Effects of an 8-day field training on body composition, serum hormone concentrations and maximal force production in military conscripts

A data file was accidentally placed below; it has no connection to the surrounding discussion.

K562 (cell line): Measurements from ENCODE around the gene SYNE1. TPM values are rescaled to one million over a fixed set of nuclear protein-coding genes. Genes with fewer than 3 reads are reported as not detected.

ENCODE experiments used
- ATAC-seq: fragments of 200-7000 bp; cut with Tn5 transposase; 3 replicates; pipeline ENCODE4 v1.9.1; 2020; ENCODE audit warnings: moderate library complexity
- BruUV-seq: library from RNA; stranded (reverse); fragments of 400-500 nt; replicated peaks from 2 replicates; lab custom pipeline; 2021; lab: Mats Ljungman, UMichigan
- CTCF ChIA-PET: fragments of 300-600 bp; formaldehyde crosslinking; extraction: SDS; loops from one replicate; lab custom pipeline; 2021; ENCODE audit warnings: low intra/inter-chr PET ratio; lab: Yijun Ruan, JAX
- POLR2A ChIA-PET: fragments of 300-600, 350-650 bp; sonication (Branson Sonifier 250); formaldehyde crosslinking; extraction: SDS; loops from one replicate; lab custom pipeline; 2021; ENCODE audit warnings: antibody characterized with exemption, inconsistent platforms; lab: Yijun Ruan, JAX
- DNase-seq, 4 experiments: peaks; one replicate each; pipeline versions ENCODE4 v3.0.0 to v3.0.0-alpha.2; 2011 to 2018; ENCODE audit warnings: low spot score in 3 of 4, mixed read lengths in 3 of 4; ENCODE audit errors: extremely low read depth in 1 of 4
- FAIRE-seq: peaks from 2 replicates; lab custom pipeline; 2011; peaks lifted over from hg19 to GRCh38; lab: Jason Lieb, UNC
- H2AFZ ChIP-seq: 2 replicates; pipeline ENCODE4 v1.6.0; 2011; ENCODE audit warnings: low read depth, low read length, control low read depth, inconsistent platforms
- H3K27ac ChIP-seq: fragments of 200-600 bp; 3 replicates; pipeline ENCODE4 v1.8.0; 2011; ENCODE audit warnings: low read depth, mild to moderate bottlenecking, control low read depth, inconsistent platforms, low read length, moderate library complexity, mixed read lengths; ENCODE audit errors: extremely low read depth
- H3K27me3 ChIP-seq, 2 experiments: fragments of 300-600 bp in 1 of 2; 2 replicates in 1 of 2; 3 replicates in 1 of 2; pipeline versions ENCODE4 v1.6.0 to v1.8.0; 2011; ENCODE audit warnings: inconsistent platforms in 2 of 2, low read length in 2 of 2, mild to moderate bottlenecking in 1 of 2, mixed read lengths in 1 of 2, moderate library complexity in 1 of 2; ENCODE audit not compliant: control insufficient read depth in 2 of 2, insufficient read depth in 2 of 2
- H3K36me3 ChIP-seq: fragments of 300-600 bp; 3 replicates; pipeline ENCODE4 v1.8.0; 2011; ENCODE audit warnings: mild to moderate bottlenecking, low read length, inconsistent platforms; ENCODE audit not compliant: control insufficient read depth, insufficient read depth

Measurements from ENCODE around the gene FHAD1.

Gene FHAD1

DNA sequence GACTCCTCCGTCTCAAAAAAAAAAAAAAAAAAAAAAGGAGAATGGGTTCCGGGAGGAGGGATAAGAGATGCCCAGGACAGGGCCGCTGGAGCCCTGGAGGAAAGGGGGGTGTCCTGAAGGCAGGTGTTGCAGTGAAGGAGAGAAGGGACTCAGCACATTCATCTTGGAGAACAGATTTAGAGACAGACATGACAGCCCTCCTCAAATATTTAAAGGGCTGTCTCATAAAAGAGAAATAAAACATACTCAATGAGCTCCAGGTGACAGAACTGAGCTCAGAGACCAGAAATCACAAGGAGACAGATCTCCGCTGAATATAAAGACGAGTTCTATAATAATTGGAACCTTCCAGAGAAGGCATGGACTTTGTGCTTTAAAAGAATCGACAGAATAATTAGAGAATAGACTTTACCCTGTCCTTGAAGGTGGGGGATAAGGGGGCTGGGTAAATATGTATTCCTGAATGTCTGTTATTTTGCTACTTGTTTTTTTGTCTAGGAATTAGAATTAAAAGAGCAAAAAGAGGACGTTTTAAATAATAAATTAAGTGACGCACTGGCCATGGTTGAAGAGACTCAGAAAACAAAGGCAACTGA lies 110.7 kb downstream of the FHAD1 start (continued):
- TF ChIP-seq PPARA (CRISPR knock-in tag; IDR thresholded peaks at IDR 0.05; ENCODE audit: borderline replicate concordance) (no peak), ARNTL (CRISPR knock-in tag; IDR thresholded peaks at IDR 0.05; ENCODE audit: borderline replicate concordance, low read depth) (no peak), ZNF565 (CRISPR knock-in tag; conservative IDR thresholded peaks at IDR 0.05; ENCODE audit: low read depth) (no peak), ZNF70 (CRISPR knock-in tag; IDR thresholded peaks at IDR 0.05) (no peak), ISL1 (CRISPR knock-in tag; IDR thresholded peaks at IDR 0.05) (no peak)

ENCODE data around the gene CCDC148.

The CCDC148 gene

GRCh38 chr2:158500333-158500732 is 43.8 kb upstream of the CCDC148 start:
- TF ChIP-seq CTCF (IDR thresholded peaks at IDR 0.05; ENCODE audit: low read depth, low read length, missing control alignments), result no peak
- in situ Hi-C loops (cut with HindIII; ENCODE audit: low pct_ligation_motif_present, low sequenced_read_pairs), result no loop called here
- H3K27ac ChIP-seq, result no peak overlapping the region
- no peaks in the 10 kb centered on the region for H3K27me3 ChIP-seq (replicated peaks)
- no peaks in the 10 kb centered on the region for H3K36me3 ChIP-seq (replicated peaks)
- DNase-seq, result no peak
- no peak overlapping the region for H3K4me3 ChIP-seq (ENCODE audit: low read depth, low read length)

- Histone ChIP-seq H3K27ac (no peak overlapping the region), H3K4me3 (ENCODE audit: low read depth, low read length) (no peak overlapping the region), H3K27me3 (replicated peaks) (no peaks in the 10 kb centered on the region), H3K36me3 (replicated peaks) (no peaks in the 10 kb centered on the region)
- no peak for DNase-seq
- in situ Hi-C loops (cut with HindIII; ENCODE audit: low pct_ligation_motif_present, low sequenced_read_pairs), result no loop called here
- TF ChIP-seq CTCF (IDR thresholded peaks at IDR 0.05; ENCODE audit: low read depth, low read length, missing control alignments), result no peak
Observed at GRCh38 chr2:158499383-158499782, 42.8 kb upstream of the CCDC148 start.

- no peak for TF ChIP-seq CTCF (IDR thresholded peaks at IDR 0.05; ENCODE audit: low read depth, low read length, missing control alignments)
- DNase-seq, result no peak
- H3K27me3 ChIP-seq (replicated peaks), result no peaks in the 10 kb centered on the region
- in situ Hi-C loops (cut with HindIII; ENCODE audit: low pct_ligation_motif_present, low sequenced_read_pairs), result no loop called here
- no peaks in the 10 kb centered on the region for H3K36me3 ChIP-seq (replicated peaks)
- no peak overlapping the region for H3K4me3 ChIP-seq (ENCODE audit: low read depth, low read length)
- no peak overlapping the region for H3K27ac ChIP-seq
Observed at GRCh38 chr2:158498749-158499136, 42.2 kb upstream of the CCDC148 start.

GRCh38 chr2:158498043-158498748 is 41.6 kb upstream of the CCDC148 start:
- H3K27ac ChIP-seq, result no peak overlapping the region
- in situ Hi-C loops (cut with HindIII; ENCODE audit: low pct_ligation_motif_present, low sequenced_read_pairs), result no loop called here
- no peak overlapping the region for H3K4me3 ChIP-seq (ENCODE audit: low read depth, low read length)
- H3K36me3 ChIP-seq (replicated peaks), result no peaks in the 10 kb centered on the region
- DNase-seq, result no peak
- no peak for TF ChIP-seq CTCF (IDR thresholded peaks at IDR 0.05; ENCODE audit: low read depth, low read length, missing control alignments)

Savolainen, S. 2015. Effects of an 8-day field training on body composition, serum hormone concentrations and maximal force production in military conscripts, 64p. University of Jyväskylä. Department of Biology of Physical Activity. Science of Sports Coaching and Fitness Testing. The aim of this study was to examine physiological consequences on 8-day strenuous military field exercise. 26 men (20 ± 1 yrs, 53,7 ± 4,5ml/kg/min, 178,4 ± 7,2cm, 71,2 ± 7,2kg) in the end of their military service participated in the study. The research data was collected in five testing day (pre1, pre2, middle, post and follow-up); body composition, physical performance and basal blood levels were measured. The changes in body composition were calculated with the information from total body water measurements with deuterium dilution techique. Serum hormones analysed from the basal blood were total testosterone and cortisol and carrier protein SHBG. Bilateral isometric leg and arm extension force were used to describe physical performance. RESULTS: Total body mass decreased by 1.8±1kg (p<0.001) during the 8-day field exercise. Fat mass absolute decrease was 2.0±1kg (p<0.001) and a relative change was -18.7±13 %. The absolute change in total fat percentage was -2.4±2% (p<0.001). Maximum voluntary contraction decreased during the field exercise in bench press and regained in the end of the field exercise; 761±131 N (pre1); 758±127 N (pre2); 676±137 N (middle, p<0.001); 727±117 N (post, p<0.05) measurements. Relative change between pre2 and middle measurements is 11%. Maximum voluntary contraction decreased in leg press also and regained in the end of field exercise; 2560±512 N (pre1); 2592±520 N (pre2); 2401±584 N (middle, p<0.01); 2499±541 N (post, p<0.01). Relative change in maximum voluntary contraction between pre2 and middle measurements is 7%. Significances compared to pre2 measurement. Maximal rate of force development in the bench press was 24492±12919 N/s (pre1); 22865±13253 N/s (pre2); 15564±7397 N/s (middle, p<0.01); 15942±7276 N/s (post p<0.01). Maximal rate of force development in the leg press was 28767±8570 N/s (pre1); 25119±8945 N/s (pre2); 16684±7404 N/s (middle, p<0.001); 16720±7362 N/s (post p<0.001). Significances compared to pre2 measurement. The changes in physical performance did not relate with the energy balance. Plasma serum cortisol (from 498 to 648nmol/L) and SHBG (from 37.1 to 41.3nmol/L) concentrations increased significantly (p<0.001) and serum total testosterone (from 21.1 to 14.9nmol/L) decreased significantly (p<0.001) in the middle measurements compared to pre 2 measurements. In the post measurements the cortisol was normalized on the pre2 levels. Testosterone regained slightly from middle to post measurement (p<0.001) but it still differed significantly from pre 2 measurement. The SHBG concentration increased more after the middle measurement, post and follow measurement levels differed significantly compared to middle measurement (p<0.001). In testo/cortisol-ratio there was a significant decrement in the middle measurement compared to pre 2 measurement (p<0.001). Testo/SHBG-ratio decreased significantly in middle and post measurements compared to pre 2 measurement (both p<0.001). IN CONCLUSION: High physical loading and sleep deprivation or lack of rest was enough strenuous to affect the physical performance during the field exercise. Maintenance in muscular strength may be facilitated by the energy balance and adequate sleep. ...
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